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Doing Well or Doing Good: Can Both Be Correct?

The words “good” and “well” have similar meanings, and many frequently confuse them in casual conversation. A case in point would be the related phrases “doing good” and “doing well.” So what is the difference between doing well and doing good? Both “doing good” and “doing well” are correct in the proper context. “Doing good” …

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Pricey or Pricy: Differences and Usage

There are currently more than 171,146 words in English, a language that is continuously changing and evolving. Since the development of Old English among the 5th-century Anglo-Saxons, the globalization of English has resulted in influences from an abundance of languages and cultures. This worldliness has left its mark in many ways, including variations in word …

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Clearer or More Clear: Understanding the Proper Usage of Degrees of Comparison

Both the word “clearer” and the phrase “more clear” are examples of the comparative form. The comparative form is one of three degrees of comparison in English. The correct choice is typically “clearer,” not “more clear” when using degrees of comparison. When forming the comparative, we usually add the suffix -er to words of one …

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Hypothetically Speaking vs. Theoretically Speaking: Differences and Usage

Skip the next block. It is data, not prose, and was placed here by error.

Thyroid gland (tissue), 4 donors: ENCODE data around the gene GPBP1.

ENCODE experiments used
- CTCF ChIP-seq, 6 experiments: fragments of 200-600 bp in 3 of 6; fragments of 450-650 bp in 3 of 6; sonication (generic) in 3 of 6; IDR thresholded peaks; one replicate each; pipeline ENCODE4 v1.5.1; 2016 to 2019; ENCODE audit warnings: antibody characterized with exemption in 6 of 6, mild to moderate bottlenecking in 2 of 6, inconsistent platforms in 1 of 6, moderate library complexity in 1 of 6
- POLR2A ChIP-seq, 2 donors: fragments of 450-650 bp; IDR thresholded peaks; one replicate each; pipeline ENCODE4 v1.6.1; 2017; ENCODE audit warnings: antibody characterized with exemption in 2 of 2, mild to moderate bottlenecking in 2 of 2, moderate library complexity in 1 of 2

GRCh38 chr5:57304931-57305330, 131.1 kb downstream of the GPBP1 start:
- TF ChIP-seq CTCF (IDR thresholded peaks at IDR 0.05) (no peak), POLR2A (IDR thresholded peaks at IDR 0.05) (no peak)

We have all heard the phrases hypothetically speaking and theoretically speaking and have even used them ourselves, but are we using them correctly? What then is the difference between hypothetically speaking and theoretically speaking?  As adverbs, “hypothetically” and “theoretically” describe ways of speaking about particular assumptions or larger principles for the sake of discussion or …

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In the Website or on the Website: Using the Right Preposition

Prepositions are words or groups of words we use before a noun, pronoun, or noun phrase to show time, direction, place or location, spatial relationships, or to introduce an object. Prepositions examples include words like “on,” “in,” “at,” and “to,” but which do we use to refer to a website? The correct usage is “on …

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What Happen or What Happened: Understanding Grammar and Usage

“Happen” is a regular, much-used verb that most English students will discover early in their language journey. It is an active, intransitive verb, and knowing how to use it in all its tenses is important for fluency. When asking what has occurred in the past, we say, “What happened?” If we were to ask what …

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